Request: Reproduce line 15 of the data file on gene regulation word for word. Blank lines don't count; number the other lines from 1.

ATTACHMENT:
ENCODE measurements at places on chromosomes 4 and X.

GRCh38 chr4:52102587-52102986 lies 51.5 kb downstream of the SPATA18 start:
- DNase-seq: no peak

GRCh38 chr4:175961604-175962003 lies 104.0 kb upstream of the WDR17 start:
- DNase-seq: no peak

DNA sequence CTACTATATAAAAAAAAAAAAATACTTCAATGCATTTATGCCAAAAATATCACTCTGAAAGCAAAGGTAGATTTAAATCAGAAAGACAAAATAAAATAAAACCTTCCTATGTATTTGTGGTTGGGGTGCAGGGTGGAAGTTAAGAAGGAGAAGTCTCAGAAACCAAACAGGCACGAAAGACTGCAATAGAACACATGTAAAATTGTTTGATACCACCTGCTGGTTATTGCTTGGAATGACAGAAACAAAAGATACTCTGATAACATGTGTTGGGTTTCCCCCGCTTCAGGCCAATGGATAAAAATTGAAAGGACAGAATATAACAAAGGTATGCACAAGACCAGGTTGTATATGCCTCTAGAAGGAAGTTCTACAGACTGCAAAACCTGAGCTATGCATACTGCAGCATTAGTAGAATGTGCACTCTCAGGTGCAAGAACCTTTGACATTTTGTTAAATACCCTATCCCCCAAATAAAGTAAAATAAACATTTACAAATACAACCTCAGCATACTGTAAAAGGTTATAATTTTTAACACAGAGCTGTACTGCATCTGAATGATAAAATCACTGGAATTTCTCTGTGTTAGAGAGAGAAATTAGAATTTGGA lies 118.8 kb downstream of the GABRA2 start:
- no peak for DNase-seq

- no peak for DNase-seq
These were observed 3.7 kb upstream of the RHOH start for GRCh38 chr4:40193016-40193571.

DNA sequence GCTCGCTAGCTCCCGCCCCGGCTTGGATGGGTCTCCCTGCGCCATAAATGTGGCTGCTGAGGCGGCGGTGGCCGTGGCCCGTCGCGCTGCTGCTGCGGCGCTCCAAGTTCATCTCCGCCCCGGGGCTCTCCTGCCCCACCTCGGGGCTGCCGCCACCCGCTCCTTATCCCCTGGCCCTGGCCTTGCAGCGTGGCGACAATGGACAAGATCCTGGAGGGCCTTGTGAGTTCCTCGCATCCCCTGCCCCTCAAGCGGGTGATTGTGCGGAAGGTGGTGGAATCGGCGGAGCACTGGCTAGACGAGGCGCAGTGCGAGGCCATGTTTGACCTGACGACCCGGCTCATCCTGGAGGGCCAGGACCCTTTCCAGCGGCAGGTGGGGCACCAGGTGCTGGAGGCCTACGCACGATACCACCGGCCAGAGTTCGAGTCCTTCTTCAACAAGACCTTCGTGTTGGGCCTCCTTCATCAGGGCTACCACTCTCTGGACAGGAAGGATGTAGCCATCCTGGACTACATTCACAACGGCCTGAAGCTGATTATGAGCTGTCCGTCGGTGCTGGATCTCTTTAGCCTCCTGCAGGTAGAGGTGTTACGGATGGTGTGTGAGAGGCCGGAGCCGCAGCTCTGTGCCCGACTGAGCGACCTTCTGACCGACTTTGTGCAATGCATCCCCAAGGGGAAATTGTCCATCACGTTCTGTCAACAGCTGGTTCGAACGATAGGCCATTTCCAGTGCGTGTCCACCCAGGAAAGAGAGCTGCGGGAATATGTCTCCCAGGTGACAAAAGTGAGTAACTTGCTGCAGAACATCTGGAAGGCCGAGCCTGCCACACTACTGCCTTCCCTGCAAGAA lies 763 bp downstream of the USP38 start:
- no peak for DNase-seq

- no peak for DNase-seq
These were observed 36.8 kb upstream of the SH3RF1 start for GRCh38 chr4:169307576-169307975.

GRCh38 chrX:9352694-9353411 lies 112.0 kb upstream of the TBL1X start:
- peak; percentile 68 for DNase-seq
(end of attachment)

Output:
- peak; percentile 68 for DNase-seq